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Quotations From FRANZ KAFKA

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  • 31.
    The relationship to one's fellow man is the relationship of prayer, the relationship to oneself is the relationship of striving; it is from prayer that one draws the strength for one's striving.
    Franz Kafka (1883-1924), Prague German Jewish author, novelist. The Fourth Notebook, 1918. The Blue Octavo Notebooks, ed. Max Brod, trans. by Ernst Kaiser and Eithne Wilkins. Exact Change, Cambridge, MA (1991). Dearest Father: Stories and Other Writings, trans. by Ernst Kaiser and Eithne Wilkins, New York, Schocken Books (1954).

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  • 32.
    It is comforting to reflect that the disproportion of things in the world seems to be only arithmetical.
    Franz Kafka (1883-1924), Prague German Jewish author, novelist. The Third Notebook, November 26, 1917. The Blue Octavo Notebooks, ed. Max Brod, trans. by Ernst Kaiser and Eithne Wilkins. Exact Change, Cambridge, MA (1991). Dearest Father: Stories and Other Writings, trans. by Ernst Kaiser and Eithne Wilkins, New York, Schocken Books (1954).

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  • 33.
    Sensual love deceives one as to the nature of heavenly love; it could not do so alone, but since it unconsciously has the element of heavenly love within it, it can do so.
    Franz Kafka (1883-1924), Prague German Jewish author, novelist. The Third Notebook, January 14, 1918. The Blue Octavo Notebooks, ed. Max Brod, trans. by Ernst Kaiser and Eithne Wilkins. Exact Change, Cambridge, MA (1991). Dearest Father: Stories and Other Writings, trans. by Ernst Kaiser and Eithne Wilkins, New York, Schocken Books (1954).

    Read more quotations about / on: love, alone, nature
  • 34.
    The spirit becomes free only when it ceases to be a support.
    Franz Kafka (1883-1924), Prague German Jewish author, novelist. The Third Notebook, December 25, 26, 27, 1917. The Blue Octavo Notebooks, ed. Max Brod, trans. by Ernst Kaiser and Eithne Wilkins. Exact Change, Cambridge, MA (1991). Dearest Father: Stories and Other Writings, trans. by Ernst Kaiser and Eithne Wilkins, New York, Schocken Books (1954).
  • 35.
    If all responsibility is imposed on you, then you may want to exploit the moment and want to be overwhelmed by the responsibility; yet if you try, you will notice that nothing was imposed on you, but that you are yourself this responsibility.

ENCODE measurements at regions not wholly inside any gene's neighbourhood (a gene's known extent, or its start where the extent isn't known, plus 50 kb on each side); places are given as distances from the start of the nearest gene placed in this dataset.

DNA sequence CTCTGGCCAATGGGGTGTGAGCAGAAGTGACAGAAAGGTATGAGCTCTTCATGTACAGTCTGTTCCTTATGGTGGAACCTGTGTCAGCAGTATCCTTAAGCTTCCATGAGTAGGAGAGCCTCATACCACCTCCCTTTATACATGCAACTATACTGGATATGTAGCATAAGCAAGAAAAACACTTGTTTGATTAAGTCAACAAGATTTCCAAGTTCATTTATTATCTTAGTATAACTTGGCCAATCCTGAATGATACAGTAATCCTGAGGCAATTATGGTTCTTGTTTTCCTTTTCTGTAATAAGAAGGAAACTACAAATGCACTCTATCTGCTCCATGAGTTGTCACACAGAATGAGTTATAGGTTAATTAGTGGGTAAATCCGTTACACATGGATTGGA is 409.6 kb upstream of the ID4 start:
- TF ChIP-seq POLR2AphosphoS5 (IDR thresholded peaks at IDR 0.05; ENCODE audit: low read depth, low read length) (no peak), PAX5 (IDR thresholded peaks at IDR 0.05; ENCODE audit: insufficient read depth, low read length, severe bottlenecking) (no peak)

Franz Kafka (1883-1924), Prague German Jewish author, novelist. The Fourth Notebook, 1918. The Blue Octavo Notebooks, ed. Max Brod, trans. by Ernst Kaiser and Eithne Wilkins. Exact Change, Cambridge, MA (1991). Dearest Father: Stories and Other Writings, trans. by Ernst Kaiser and Eithne Wilkins, New York, Schocken Books (1954).
  • 36.
    Always first draw fresh breath after outbursts of vanity and complacency.
    Franz Kafka (1883-1924), Prague German Jewish author, novelist. The Third Notebook, October 18, 1917. The Blue Octavo Notebooks, ed. Max Brod, trans. by Ernst Kaiser and Eithne Wilkins. Exact Change, Cambridge, MA (1991). Dearest Father: Stories and Other Writings, trans. by Ernst Kaiser and Eithne Wilkins, New York, Schocken Books (1954).
  • 37.
    The thornbush is the old obstacle in the road. It must catch fire if you want to go further.
    Franz Kafka (1883-1924), Prague German Jewish author, novelist. The Third Notebook, November 18, 1917. The Blue Octavo Notebooks, ed. Max Brod, trans. by Ernst Kaiser and Eithne Wilkins. Exact Change, Cambridge, MA (1991). Dearest Father: Stories and Other Writings, trans. by Ernst Kaiser and Eithne Wilkins, New York, Schocken Books (1954).

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  • 38.
    Atlas was permitted the opinion that he was at liberty, if he wished, to drop the Earth and creep away; but this opinion was all that he was permitted.
    Franz Kafka (1883-1924), Prague German Jewish author, novelist. The Fourth Notebook, 1918. The Blue Octavo Notebooks, ed. Max Brod, trans. by Ernst Kaiser and Eithne Wilkins. Exact Change, Cambridge, MA (1991). Dearest Father: Stories and Other Writings, trans. by Ernst Kaiser and Eithne Wilkins, New York, Schocken Books (1954).

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  • 39.
    Hiding places there are innumerable, escape is only one, but possibilities of escape, again, are as many as hiding places.
    Franz Kafka (1883-1924), Prague German Jewish author, novelist. The Third Notebook, November 18, 1917. The Blue Octavo Notebooks, ed. Max Brod, trans. by Ernst Kaiser and Eithne Wilkins. Exact Change, Cambridge, MA (1991). Dearest Father: Stories and Other Writings, trans. by Ernst Kaiser and Eithne Wilkins, New York, Schocken Books (1954).
  • 40.
    By imposing too great a responsibility, or rather, all responsibility, on yourself, you crush yourself.
    Franz Kafka (1883-1924), Prague German Jewish author, novelist. The Fourth Notebook, 1918. The Blue Octavo Notebooks, ed. Max Brod, trans. by Ernst Kaiser and Eithne Wilkins. Exact Change, Cambridge, MA (1991). Dearest Father: Stories and Other Writings, trans. by Ernst Kaiser and Eithne Wilkins, New York, Schocken Books (1954).
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